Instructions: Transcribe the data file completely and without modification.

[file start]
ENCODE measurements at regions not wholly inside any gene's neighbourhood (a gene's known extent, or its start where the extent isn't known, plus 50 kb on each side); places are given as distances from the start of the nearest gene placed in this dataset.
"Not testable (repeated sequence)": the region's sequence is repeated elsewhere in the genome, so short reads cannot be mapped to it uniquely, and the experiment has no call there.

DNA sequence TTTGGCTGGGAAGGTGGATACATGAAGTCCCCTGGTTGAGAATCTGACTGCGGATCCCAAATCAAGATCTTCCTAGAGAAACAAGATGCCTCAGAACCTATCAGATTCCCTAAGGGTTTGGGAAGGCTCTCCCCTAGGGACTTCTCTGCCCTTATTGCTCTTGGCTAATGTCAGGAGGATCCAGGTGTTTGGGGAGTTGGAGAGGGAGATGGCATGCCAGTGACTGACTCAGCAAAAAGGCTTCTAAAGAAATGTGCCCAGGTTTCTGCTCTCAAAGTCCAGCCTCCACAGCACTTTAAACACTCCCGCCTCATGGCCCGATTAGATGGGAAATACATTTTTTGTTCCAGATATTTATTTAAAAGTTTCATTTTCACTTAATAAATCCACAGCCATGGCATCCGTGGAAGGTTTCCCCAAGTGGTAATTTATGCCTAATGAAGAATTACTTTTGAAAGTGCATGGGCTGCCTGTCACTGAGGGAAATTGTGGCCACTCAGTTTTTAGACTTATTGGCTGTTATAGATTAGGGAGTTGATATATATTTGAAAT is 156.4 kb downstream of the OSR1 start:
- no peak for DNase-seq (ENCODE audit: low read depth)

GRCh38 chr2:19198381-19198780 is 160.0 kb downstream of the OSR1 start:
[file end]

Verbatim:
ENCODE measurements at regions not wholly inside any gene's neighbourhood (a gene's known extent, or its start where the extent isn't known, plus 50 kb on each side); places are given as distances from the start of the nearest gene placed in this dataset.
"Not testable (repeated sequence)": the region's sequence is repeated elsewhere in the genome, so short reads cannot be mapped to it uniquely, and the experiment has no call there.

DNA sequence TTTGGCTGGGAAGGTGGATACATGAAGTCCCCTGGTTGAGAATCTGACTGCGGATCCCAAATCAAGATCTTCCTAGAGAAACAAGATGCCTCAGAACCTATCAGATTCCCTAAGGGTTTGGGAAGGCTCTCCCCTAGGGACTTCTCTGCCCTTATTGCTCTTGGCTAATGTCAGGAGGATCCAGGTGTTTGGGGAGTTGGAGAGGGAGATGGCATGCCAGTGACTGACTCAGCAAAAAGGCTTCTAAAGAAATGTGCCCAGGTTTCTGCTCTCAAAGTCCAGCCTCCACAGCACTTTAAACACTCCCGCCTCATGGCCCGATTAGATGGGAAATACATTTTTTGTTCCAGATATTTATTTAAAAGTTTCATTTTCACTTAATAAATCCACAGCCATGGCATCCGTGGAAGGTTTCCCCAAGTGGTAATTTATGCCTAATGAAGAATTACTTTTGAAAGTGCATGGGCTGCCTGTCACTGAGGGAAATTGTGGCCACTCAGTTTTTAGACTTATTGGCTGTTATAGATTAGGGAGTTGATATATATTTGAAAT is 156.4 kb downstream of the OSR1 start:
- no peak for DNase-seq (ENCODE audit: low read depth)

GRCh38 chr2:19198381-19198780 is 160.0 kb downstream of the OSR1 start: